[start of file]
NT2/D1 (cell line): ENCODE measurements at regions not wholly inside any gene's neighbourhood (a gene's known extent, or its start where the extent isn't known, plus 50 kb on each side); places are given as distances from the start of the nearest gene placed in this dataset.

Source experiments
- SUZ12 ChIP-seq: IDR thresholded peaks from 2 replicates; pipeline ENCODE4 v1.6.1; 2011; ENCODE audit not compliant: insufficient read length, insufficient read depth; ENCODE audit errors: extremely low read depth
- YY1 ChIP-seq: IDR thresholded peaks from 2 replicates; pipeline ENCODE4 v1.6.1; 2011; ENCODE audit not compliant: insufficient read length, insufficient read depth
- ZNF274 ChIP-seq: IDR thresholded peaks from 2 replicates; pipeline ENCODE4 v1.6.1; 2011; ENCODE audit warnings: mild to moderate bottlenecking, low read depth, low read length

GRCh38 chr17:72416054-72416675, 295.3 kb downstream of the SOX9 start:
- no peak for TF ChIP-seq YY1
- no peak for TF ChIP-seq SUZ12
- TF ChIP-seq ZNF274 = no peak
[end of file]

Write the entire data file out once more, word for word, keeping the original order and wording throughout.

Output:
NT2/D1 (cell line): ENCODE measurements at regions not wholly inside any gene's neighbourhood (a gene's known extent, or its start where the extent isn't known, plus 50 kb on each side); places are given as distances from the start of the nearest gene placed in this dataset.

Source experiments
- SUZ12 ChIP-seq: IDR thresholded peaks from 2 replicates; pipeline ENCODE4 v1.6.1; 2011; ENCODE audit not compliant: insufficient read length, insufficient read depth; ENCODE audit errors: extremely low read depth
- YY1 ChIP-seq: IDR thresholded peaks from 2 replicates; pipeline ENCODE4 v1.6.1; 2011; ENCODE audit not compliant: insufficient read length, insufficient read depth
- ZNF274 ChIP-seq: IDR thresholded peaks from 2 replicates; pipeline ENCODE4 v1.6.1; 2011; ENCODE audit warnings: mild to moderate bottlenecking, low read depth, low read length

GRCh38 chr17:72416054-72416675, 295.3 kb downstream of the SOX9 start:
- no peak for TF ChIP-seq YY1
- no peak for TF ChIP-seq SUZ12
- TF ChIP-seq ZNF274 = no peak